Basic Ethernet-to-Wireless Bridges

An Ethernet-to-wireless bridge (see Figure 6-2) connects directly to a single computing device through an Ethernet port and then provides a wireless connection to an access point. This makes it useful when the device, such as a printer, PC, or video game console, has an Ethernet port and no wireless NIC. In some cases, you might have no way of adding a wireless NIC, which makes a basic bridge the only way to go wireless. Printers and video game machines are common examples of this scenario.

Figure 6-2. Basic Bridge Connects a PC to a Wireless LAN


Workgroup Bridges

Workgroup bridges are the answer for connecting wireless networks to larger, wired Ethernet networks. A workgroup bridge acts as a wireless client on the wireless network, and then interfaces to a wired network. The wired side connects to an Ethernet switch that connects multiple devices. A workgroup bridge offers more robust and higher-end management and security utilities?with higher prices?as compared to a basic bridge.

Figure 6-3. Workgroup Bridge Connects to Standard Wired Networks


Directional Antennae

The antenna is an important element of a wireless MAN. Unlike other types of wireless networks, most antennae for wireless MANs use directional antennae, mainly because they operate over wider areas. Figure 6-4 illustrates the propagation of radio waves from a directional antenna. This contrasts with an omnidirectional antenna, which transmits radio waves in all directions.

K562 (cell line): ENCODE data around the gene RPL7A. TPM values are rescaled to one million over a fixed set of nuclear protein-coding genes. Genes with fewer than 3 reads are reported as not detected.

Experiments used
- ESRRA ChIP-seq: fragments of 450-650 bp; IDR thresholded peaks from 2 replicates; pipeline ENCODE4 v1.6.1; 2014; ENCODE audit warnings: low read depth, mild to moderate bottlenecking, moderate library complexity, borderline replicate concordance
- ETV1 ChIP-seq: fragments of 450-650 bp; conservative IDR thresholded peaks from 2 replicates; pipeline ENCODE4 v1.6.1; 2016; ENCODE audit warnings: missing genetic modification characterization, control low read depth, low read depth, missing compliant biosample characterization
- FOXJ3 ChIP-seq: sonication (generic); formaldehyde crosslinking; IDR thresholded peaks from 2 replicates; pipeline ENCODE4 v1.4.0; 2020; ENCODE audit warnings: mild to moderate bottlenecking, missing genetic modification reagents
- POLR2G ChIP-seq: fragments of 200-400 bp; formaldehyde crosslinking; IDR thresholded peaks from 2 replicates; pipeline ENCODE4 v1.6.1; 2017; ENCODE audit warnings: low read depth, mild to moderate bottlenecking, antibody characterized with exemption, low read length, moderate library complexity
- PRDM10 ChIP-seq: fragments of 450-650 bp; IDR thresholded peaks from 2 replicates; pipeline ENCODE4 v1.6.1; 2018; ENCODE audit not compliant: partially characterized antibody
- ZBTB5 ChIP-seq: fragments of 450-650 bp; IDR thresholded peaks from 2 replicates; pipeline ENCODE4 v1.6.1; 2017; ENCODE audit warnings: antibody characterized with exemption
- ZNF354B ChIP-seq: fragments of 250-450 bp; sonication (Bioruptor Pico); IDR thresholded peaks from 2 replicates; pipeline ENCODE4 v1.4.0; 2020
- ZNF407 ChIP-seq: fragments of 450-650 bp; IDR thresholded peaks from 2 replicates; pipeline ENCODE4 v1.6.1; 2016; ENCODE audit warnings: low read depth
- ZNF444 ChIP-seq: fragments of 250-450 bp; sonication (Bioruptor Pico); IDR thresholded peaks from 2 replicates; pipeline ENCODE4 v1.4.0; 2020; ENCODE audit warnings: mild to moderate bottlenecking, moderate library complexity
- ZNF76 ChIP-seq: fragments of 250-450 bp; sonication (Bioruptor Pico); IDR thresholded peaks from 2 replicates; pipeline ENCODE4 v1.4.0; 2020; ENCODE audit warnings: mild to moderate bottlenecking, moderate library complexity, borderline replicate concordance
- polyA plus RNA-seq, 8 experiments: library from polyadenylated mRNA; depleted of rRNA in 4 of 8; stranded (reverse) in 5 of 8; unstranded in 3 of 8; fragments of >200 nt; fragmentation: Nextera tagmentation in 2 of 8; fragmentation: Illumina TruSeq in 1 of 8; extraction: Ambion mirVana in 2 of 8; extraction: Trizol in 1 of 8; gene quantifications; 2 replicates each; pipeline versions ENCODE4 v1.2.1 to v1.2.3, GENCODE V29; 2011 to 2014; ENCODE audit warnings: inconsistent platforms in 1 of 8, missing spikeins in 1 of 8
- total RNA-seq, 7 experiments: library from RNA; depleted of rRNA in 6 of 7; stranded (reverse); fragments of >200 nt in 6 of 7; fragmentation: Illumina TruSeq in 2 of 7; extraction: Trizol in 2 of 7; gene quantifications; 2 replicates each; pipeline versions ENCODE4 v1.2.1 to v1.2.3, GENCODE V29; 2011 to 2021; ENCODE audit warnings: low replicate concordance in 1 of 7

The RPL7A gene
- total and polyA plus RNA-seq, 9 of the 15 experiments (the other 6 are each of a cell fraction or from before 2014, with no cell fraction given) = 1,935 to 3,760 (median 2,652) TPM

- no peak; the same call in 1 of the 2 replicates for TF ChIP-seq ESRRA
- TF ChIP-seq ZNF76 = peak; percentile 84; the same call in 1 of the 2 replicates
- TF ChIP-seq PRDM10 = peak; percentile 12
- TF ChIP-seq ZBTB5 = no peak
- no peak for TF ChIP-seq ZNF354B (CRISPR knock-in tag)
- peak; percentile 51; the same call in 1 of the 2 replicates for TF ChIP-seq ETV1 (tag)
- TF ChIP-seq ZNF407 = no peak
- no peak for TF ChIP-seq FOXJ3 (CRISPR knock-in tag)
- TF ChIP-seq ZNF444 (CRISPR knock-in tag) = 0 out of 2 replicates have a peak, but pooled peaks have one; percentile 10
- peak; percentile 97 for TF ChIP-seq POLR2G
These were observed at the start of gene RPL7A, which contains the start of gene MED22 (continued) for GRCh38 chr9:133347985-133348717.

Figure 6-4. Directional Antennae Maximize the Intensity of Radio Waves in One Direction


Different types of antennae have different vertical and horizontal beamwidths. For example, an omnidirectional antenna has a horizontal beamwidth of 360 degrees and a vertical beamwidth that ranges from 7 to 80 degrees. A semidirectional antenna might have a vertical beamwidth of 20 degrees and a horizontal beamwidth of 50 degrees. Generally, the narrower the beamwidth, the longer the range when transmit power is kept constant.

Semidirectional Antennae

There are several different types of antennae that have semidirectional radiation patterns. For example, a directional patch antenna will have at least double the range as compared to an omnidirectional antenna. You can easily mount a patch antenna on a wall on one side of a facility and effectively cover a large area. A Yagi antenna, a common antenna invented by Japanese inventor Hidetsugu Yagi, is the semidirectional antenna best for long-range applications.